Check if the last argument provided in a function. Use Array.prototype.map() to apply the iterator function fn to all array elements. Use Array.prototype.filter() and Array.prototype.includes() to pull out the values that are not needed. Use Array.prototype.length = 0 to mutate the passed in an array by resetting it's length to zero and Array.prototype.push() to re-populate it with only the pulled values.

const pullBy = (arr, ...args) => {
  const length = args.length;
  let fn = length > 1 ? args[length - 1] : undefined;
  fn = typeof fn == 'function' ? (args.pop(), fn) : undefined;
  let argState = (Array.isArray(args[0]) ? args[0] : args).map(val => fn(val));
  let pulled = arr.filter((v, i) => !argState.includes(fn(v)));
  arr.length = 0;
  pulled.forEach(v => arr.push(v));
};
var myArray = [{ x: 1 }, { x: 2 }, { x: 3 }, { x: 1 }];
pullBy(myArray, [{ x: 1 }, { x: 3 }], o => o.x); // myArray = [{ x: 2 }]

reducedFilter

Filter an array of objects based on a condition while also filtering out unspecified keys.

Use Array.prototype.filter() to filter the array based on the predicate fn so that it returns the objects for which the condition returned a truthy value. On the filtered array, use Array.prototype.map() to return the new object using Array.prototype.reduce() to filter out the keys which were not supplied as the keys argument.

const reducedFilter = (data, keys, fn) =>
  data.filter(fn).map(el =>
    keys.reduce((acc, key) => {
      acc[key] = el[key];
      return acc;
    }, {})
  );
const data = [
  {
    id: 1,
    name: 'john',
    age: 24
  },
  {
    id: 2,
    name: 'mike',
    age: 50
  }
];

reducedFilter(data, ['id', 'name'], item => item.age > 24); // [{ id: 2, name: 'mike'}]

reduceSuccessive

Applies a function against an accumulator and each element in the array (from left to right), returning an array of successively reduced values.

Use Array.prototype.reduce() to apply the given function to the given array, storing each new result.

const reduceSuccessive = (arr, fn, acc) =>
  arr.reduce((res, val, i, arr) => (res.push(fn(res.slice(-1)[0], val, i, arr)), res), [acc]);
reduceSuccessive([1, 2, 3, 4, 5, 6], (acc, val) => acc + val, 0); // [0, 1, 3, 6, 10, 15, 21]

reduceWhich

Returns the minimum/maximum value of an array, after applying the provided function to set comparing rule.

Use Array.prototype.reduce() in combination with the comparator function to get the appropriate element in the array. You can omit the second parameter, comparator, to use the default one that returns the minimum element in the array.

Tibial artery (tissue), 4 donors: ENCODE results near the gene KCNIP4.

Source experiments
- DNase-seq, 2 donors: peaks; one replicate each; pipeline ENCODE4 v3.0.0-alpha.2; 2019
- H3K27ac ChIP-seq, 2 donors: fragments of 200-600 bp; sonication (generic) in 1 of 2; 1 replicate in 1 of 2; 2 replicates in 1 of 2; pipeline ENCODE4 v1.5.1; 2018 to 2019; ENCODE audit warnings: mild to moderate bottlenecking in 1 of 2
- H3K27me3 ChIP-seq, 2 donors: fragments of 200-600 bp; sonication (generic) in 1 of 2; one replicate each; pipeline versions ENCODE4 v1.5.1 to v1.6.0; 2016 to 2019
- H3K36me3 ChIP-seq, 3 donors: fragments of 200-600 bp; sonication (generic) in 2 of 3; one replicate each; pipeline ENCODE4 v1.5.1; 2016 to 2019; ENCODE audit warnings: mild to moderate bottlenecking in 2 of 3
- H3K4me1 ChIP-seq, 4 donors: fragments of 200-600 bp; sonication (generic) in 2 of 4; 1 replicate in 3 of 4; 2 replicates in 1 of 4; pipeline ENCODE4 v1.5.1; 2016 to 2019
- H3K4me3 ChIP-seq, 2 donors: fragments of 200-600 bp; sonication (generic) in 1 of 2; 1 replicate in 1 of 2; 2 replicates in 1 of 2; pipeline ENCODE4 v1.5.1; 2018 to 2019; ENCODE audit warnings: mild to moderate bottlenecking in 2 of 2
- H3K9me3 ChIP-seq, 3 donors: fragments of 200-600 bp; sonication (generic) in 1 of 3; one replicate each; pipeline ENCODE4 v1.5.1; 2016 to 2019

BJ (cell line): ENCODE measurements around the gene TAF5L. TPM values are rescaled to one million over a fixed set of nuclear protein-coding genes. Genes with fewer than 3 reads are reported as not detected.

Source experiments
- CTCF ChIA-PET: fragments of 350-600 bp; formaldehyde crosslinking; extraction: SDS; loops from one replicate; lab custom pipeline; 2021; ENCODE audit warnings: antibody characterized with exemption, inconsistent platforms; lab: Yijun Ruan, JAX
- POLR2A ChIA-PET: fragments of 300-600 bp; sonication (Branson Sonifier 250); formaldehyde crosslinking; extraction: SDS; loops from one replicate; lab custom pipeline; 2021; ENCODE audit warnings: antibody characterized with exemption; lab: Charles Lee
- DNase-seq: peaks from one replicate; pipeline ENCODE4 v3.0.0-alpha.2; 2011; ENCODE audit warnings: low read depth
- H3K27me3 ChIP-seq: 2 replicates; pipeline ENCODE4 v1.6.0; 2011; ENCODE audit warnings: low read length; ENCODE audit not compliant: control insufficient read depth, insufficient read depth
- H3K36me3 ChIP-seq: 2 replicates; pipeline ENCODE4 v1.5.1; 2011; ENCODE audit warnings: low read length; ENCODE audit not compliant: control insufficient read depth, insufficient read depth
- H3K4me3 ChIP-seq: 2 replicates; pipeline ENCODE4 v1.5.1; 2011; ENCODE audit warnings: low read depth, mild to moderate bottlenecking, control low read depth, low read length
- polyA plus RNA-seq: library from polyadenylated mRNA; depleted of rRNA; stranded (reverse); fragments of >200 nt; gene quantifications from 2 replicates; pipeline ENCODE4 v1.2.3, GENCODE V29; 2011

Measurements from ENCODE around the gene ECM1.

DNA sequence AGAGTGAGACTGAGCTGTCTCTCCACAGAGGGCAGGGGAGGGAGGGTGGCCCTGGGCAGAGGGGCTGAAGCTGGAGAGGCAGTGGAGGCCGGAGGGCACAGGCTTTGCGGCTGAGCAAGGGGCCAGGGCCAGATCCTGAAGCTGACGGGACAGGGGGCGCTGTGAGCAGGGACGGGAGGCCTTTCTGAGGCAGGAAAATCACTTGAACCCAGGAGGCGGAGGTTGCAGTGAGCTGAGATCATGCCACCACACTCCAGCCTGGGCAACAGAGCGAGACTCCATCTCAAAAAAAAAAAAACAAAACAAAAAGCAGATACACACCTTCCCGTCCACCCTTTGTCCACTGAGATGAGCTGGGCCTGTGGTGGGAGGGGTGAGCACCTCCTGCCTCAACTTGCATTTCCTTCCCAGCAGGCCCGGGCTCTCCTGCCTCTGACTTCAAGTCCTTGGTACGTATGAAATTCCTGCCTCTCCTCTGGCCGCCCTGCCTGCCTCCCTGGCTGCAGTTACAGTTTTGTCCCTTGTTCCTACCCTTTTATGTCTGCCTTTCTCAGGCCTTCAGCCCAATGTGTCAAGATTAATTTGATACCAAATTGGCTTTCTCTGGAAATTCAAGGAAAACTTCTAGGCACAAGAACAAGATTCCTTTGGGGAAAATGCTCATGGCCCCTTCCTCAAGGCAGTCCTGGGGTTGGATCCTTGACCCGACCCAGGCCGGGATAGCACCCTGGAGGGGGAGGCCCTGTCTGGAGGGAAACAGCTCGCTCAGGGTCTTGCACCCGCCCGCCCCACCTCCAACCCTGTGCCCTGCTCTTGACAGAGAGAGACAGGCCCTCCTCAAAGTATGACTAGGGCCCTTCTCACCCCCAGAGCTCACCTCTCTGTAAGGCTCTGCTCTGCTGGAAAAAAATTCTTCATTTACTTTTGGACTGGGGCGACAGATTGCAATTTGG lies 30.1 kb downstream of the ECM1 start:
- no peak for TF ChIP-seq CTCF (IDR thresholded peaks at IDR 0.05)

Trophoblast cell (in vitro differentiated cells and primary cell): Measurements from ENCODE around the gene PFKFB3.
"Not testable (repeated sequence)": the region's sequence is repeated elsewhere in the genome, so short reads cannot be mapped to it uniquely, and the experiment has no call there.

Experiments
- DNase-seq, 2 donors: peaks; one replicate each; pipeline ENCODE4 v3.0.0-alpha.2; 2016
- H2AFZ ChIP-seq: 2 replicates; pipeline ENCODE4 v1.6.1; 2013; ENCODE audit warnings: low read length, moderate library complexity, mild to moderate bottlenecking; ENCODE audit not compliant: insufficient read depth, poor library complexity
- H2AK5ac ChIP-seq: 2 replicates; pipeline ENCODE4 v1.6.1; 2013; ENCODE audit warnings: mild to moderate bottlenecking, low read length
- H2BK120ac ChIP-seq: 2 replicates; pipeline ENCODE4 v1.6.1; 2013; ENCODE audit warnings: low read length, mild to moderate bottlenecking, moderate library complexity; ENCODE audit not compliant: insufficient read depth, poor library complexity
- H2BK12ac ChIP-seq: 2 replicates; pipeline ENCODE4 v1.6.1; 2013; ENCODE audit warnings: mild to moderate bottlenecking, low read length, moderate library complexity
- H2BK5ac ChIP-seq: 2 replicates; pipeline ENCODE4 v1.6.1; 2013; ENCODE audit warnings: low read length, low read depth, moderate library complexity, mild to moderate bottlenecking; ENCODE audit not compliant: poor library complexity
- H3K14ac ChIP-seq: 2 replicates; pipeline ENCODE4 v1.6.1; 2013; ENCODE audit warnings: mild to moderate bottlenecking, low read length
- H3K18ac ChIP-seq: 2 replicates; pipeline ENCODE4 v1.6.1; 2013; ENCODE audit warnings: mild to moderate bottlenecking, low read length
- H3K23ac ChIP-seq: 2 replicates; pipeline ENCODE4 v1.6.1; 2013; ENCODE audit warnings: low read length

const reduceWhich = (arr, comparator = (a, b) => a - b) =>
  arr.reduce((a, b) => (comparator(a, b) >= 0 ? b : a));
reduceWhich([1, 3, 2]); // 1
reduceWhich([1, 3, 2], (a, b) => b - a); // 3
reduceWhich(
  [{ name: 'Tom', age: 12 }, { name: 'Jack', age: 18 }, { name: 'Lucy', age: 9 }],
  (a, b) => a.age - b.age
); // {name: "Lucy", age: 9}

reject

Takes a predicate and array, like Array.prototype.filter(), but only keeps x if pred(x) === false.

const reject = (pred, array) => array.filter((...args) => !pred(...args));
reject(x => x % 2 === 0, [1, 2, 3, 4, 5]); // [1, 3, 5]
reject(word => word.length > 4, ['Apple', 'Pear', 'Kiwi', 'Banana']); // ['Pear', 'Kiwi']

remove

Removes elements from an array for which the given function returns false.

Use Array.prototype.filter() to find array elements that return truthy values and Array.prototype.reduce() to remove elements using Array.prototype.splice(). The func is invoked with three arguments (value, index, array).

const remove = (arr, func) =>
  Array.isArray(arr)
    ? arr.filter(func).reduce((acc, val) => {
      arr.splice(arr.indexOf(val), 1);
      return acc.concat(val);
    }, [])
    : [];
remove([1, 2, 3, 4], n => n % 2 === 0); // [2, 4]

sample

Returns a random element from an array.

Use Math.random() to generate a random number, multiply it by length and round it off to the nearest whole number using Math.floor(). This method also works with strings.

const sample = arr => arr[Math.floor(Math.random() * arr.length)];
sample([3, 7, 9, 11]); // 9

sampleSize

Gets n random elements at unique keys from array up to the size of array.

Shuffle the array using the Fisher-Yates algorithm. Use Array.prototype.slice() to get the first n elements. Omit the second argument, n to get only one element at random from the array.

const sampleSize = ([...arr], n = 1) => {
  let m = arr.length;
  while (m) {
    const i = Math.floor(Math.random() * m--);
    [arr[m], arr[i]] = [arr[i], arr[m]];
  }
  return arr.slice(0, n);
};
sampleSize([1, 2, 3], 2); // [3,1]
sampleSize([1, 2, 3], 4); // [2,3,1]

shank

Has the same functionality as Array.prototype.splice(), but returning a new array instead of mutating the original array.

Use Array.prototype.slice() and Array.prototype.concat() to get a new array with the new contents after removing existing elements and/or adding new elements. Omit the second argument, index, to start at 0. Omit the third argument, delCount, to remove 0 elements. Omit the fourth argument, elements, in order to not add any new elements.

const shank = (arr, index = 0, delCount = 0, ...elements) =>
  arr
    .slice(0, index)
    .concat(elements)
    .concat(arr.slice(index + delCount));
const names = ['alpha', 'bravo', 'charlie'];
const namesAndDelta = shank(names, 1, 0, 'delta'); // [ 'alpha', 'delta', 'bravo', 'charlie' ]
const namesNoBravo = shank(names, 1, 1); // [ 'alpha', 'charlie' ]
console.log(names); // ['alpha', 'bravo', 'charlie']

shuffle